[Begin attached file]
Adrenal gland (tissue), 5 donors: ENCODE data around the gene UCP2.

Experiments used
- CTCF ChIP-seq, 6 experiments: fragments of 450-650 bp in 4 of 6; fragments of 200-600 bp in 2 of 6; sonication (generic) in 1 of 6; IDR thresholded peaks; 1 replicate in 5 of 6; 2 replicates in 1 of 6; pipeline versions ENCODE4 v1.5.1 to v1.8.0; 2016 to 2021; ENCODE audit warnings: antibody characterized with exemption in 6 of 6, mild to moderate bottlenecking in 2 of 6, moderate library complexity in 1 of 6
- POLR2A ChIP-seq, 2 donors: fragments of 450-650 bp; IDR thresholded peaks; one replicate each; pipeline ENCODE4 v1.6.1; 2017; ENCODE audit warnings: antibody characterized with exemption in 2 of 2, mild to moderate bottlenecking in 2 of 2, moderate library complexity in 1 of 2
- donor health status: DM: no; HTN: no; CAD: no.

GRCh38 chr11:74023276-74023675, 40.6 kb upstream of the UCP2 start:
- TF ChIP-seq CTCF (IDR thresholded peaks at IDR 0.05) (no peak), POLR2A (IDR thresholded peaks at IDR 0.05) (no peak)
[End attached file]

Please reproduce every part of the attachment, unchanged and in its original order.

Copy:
Adrenal gland (tissue), 5 donors: ENCODE data around the gene UCP2.

Experiments used
- CTCF ChIP-seq, 6 experiments: fragments of 450-650 bp in 4 of 6; fragments of 200-600 bp in 2 of 6; sonication (generic) in 1 of 6; IDR thresholded peaks; 1 replicate in 5 of 6; 2 replicates in 1 of 6; pipeline versions ENCODE4 v1.5.1 to v1.8.0; 2016 to 2021; ENCODE audit warnings: antibody characterized with exemption in 6 of 6, mild to moderate bottlenecking in 2 of 6, moderate library complexity in 1 of 6
- POLR2A ChIP-seq, 2 donors: fragments of 450-650 bp; IDR thresholded peaks; one replicate each; pipeline ENCODE4 v1.6.1; 2017; ENCODE audit warnings: antibody characterized with exemption in 2 of 2, mild to moderate bottlenecking in 2 of 2, moderate library complexity in 1 of 2
- donor health status: DM: no; HTN: no; CAD: no.

GRCh38 chr11:74023276-74023675, 40.6 kb upstream of the UCP2 start:
- TF ChIP-seq CTCF (IDR thresholded peaks at IDR 0.05) (no peak), POLR2A (IDR thresholded peaks at IDR 0.05) (no peak)